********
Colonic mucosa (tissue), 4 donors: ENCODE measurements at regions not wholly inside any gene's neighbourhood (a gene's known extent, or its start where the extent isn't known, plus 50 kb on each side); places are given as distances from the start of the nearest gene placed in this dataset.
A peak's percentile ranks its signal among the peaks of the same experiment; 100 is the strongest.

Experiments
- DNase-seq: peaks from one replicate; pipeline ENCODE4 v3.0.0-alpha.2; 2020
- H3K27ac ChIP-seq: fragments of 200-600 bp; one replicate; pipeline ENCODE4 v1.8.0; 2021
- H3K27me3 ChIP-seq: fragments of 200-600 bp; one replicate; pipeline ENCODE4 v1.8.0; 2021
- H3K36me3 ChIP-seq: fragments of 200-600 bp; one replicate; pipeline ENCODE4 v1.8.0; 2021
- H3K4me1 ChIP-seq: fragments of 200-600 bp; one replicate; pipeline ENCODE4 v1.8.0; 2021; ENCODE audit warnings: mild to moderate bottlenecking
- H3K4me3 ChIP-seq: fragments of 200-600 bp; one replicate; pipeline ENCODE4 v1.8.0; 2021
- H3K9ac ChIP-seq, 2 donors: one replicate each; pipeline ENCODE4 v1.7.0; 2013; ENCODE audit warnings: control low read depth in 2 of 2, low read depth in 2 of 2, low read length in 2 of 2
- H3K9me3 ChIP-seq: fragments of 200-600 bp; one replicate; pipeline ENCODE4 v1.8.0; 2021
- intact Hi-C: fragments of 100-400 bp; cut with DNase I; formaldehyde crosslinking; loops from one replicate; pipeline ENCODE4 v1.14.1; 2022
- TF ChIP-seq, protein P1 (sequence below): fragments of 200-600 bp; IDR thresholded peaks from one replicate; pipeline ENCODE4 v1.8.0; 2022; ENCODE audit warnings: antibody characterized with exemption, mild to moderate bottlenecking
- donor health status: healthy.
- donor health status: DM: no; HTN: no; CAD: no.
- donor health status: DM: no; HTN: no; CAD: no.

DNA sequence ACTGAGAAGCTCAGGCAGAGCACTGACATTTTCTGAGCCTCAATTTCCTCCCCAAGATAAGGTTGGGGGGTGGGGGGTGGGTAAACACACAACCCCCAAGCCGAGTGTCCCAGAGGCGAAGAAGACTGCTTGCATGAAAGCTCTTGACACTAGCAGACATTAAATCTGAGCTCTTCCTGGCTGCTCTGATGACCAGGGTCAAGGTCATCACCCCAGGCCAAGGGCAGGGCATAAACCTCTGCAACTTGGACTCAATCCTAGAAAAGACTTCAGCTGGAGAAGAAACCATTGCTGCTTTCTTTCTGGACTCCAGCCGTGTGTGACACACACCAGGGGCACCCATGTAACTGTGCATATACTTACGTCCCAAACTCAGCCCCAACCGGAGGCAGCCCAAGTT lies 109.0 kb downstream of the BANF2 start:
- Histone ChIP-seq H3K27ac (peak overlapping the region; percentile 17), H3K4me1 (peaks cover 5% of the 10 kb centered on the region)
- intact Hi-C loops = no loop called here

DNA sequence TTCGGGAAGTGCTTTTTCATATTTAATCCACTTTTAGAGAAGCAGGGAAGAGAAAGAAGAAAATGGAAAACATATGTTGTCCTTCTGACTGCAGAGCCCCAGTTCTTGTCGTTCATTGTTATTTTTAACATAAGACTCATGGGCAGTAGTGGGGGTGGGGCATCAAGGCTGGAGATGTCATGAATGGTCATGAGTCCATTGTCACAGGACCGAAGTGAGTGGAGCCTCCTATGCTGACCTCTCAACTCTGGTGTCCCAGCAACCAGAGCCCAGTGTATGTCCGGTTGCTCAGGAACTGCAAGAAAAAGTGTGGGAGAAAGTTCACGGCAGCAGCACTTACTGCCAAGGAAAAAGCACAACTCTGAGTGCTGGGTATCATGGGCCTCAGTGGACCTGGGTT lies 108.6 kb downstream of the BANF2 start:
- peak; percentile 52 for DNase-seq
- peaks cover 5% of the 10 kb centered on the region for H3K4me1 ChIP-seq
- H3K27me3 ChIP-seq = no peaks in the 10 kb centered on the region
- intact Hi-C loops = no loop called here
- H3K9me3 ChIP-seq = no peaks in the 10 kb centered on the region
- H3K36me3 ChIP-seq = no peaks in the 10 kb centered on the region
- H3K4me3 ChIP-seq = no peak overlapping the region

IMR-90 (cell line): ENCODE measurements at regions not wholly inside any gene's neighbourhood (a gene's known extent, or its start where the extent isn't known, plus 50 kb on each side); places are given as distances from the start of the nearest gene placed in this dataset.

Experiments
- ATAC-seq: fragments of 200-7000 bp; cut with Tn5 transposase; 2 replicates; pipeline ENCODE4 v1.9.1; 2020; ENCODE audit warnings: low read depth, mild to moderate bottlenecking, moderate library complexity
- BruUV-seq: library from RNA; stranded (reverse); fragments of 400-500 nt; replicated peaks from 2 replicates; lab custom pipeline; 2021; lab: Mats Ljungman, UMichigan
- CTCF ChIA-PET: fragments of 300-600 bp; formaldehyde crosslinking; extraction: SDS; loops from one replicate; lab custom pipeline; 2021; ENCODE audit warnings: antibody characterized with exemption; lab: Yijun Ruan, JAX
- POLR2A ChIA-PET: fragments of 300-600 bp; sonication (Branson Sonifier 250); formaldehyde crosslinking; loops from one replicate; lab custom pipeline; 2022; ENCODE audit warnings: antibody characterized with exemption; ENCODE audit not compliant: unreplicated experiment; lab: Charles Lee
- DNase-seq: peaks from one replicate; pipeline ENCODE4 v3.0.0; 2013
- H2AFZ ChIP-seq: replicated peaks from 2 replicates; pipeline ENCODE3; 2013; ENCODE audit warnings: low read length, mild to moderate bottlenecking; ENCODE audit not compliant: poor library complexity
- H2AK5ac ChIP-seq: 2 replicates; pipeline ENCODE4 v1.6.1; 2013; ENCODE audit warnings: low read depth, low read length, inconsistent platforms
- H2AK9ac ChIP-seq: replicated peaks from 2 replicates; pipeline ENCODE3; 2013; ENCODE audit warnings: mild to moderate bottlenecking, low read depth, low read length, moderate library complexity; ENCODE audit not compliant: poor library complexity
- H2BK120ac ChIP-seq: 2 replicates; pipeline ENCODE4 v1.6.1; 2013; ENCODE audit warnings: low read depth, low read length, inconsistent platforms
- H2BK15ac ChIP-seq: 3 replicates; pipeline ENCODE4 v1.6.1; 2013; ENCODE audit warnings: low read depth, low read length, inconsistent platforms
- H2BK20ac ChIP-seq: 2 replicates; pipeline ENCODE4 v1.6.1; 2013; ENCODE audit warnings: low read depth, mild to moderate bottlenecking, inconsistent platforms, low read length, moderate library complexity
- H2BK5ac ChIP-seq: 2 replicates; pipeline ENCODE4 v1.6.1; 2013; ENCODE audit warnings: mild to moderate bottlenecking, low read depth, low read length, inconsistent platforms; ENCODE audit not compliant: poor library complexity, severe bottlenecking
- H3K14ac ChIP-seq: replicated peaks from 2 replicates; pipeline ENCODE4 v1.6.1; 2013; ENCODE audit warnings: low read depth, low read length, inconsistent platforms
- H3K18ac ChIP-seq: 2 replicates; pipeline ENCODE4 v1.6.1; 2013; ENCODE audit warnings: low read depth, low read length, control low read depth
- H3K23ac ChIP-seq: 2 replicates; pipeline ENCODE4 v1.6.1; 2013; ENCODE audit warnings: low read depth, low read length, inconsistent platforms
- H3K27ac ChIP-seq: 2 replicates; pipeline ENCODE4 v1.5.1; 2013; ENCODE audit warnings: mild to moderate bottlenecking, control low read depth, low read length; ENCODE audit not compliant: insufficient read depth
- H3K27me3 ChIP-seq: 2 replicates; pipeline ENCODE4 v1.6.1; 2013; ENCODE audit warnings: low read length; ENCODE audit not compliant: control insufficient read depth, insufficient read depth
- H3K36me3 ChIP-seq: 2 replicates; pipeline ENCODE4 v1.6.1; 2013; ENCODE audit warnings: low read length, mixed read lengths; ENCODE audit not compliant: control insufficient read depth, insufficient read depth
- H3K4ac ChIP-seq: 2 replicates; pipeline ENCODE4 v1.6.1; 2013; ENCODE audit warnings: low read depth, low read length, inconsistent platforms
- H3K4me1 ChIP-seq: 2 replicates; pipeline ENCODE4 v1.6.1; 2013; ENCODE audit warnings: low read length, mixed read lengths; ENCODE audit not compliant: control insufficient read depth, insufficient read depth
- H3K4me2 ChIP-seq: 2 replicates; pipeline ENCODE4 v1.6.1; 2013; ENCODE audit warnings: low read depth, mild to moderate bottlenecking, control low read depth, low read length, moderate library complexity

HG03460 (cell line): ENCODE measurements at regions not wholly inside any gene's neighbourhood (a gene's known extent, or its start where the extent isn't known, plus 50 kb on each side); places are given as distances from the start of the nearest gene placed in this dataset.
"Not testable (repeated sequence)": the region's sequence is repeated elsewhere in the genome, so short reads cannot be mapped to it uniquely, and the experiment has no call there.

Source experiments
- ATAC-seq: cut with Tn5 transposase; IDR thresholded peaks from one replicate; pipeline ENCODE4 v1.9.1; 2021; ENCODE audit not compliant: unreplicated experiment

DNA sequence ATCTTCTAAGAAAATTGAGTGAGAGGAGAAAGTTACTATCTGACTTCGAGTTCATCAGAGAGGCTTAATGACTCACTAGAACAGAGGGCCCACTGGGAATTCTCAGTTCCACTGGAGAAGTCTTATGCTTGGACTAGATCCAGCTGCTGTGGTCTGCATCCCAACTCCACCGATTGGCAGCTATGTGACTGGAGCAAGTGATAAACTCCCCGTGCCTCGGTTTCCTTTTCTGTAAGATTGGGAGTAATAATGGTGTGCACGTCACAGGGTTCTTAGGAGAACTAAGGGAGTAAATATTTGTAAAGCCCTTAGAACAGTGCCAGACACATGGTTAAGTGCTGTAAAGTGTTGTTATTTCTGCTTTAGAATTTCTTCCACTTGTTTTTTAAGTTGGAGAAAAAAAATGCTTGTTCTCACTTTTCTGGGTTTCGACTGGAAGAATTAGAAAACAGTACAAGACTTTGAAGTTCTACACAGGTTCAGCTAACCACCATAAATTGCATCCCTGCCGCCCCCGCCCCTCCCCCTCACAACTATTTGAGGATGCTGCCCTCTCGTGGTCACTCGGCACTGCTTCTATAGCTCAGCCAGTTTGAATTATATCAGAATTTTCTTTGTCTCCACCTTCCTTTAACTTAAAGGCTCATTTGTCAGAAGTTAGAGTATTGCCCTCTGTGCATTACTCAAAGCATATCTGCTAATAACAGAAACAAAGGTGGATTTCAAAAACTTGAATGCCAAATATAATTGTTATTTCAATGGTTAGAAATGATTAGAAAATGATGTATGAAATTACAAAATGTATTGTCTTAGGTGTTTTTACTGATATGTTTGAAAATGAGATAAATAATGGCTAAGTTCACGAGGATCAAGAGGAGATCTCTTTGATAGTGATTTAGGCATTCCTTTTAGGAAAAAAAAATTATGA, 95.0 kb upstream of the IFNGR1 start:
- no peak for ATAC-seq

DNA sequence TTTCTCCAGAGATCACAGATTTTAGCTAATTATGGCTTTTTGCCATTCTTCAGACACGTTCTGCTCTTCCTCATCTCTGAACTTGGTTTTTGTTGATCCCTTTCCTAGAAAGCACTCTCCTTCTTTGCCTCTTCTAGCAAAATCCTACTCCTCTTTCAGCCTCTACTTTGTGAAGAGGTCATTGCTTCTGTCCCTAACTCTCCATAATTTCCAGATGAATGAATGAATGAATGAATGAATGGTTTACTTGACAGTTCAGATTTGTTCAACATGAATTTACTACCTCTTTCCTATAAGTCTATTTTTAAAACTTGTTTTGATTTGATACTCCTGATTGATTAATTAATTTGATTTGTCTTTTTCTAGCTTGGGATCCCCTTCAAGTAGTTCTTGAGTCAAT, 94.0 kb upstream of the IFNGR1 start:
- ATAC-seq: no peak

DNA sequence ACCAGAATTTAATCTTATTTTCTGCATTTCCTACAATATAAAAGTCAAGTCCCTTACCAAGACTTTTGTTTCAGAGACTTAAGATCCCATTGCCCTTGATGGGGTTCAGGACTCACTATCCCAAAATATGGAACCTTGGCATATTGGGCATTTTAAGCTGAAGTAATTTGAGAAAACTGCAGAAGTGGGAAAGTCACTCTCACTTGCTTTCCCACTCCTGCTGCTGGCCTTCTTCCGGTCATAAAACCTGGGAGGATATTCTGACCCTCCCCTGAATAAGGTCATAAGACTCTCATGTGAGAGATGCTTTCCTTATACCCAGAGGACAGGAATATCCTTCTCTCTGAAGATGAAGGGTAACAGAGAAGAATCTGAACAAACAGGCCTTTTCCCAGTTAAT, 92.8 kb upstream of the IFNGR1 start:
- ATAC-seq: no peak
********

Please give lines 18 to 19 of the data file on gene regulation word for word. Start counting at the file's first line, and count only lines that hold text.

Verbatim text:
- Histone ChIP-seq H3K27ac (peak overlapping the region; percentile 17), H3K4me1 (peaks cover 5% of the 10 kb centered on the region)
- intact Hi-C loops = no loop called here